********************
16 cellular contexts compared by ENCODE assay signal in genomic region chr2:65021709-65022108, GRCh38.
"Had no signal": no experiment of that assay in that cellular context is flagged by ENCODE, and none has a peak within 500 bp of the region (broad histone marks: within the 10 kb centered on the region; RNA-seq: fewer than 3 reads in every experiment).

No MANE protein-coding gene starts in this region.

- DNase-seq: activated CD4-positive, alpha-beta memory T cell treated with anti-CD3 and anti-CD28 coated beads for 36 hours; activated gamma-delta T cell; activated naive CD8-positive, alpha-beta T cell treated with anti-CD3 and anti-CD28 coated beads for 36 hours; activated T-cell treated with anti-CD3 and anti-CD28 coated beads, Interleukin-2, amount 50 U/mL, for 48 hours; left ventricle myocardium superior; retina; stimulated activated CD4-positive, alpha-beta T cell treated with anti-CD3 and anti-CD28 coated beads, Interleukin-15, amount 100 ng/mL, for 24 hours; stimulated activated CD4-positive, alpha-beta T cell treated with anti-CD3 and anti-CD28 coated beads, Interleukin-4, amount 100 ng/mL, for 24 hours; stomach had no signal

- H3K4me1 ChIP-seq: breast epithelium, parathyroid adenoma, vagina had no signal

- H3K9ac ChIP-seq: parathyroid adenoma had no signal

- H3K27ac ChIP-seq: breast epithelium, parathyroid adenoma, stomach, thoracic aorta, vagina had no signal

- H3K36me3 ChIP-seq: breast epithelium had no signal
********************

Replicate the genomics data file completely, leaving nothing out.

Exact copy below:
16 cellular contexts compared by ENCODE assay signal in genomic region chr2:65021709-65022108, GRCh38.
"Had no signal": no experiment of that assay in that cellular context is flagged by ENCODE, and none has a peak within 500 bp of the region (broad histone marks: within the 10 kb centered on the region; RNA-seq: fewer than 3 reads in every experiment).

No MANE protein-coding gene starts in this region.

- DNase-seq: activated CD4-positive, alpha-beta memory T cell treated with anti-CD3 and anti-CD28 coated beads for 36 hours; activated gamma-delta T cell; activated naive CD8-positive, alpha-beta T cell treated with anti-CD3 and anti-CD28 coated beads for 36 hours; activated T-cell treated with anti-CD3 and anti-CD28 coated beads, Interleukin-2, amount 50 U/mL, for 48 hours; left ventricle myocardium superior; retina; stimulated activated CD4-positive, alpha-beta T cell treated with anti-CD3 and anti-CD28 coated beads, Interleukin-15, amount 100 ng/mL, for 24 hours; stimulated activated CD4-positive, alpha-beta T cell treated with anti-CD3 and anti-CD28 coated beads, Interleukin-4, amount 100 ng/mL, for 24 hours; stomach had no signal

- H3K4me1 ChIP-seq: breast epithelium, parathyroid adenoma, vagina had no signal

- H3K9ac ChIP-seq: parathyroid adenoma had no signal

- H3K27ac ChIP-seq: breast epithelium, parathyroid adenoma, stomach, thoracic aorta, vagina had no signal

- H3K36me3 ChIP-seq: breast epithelium had no signal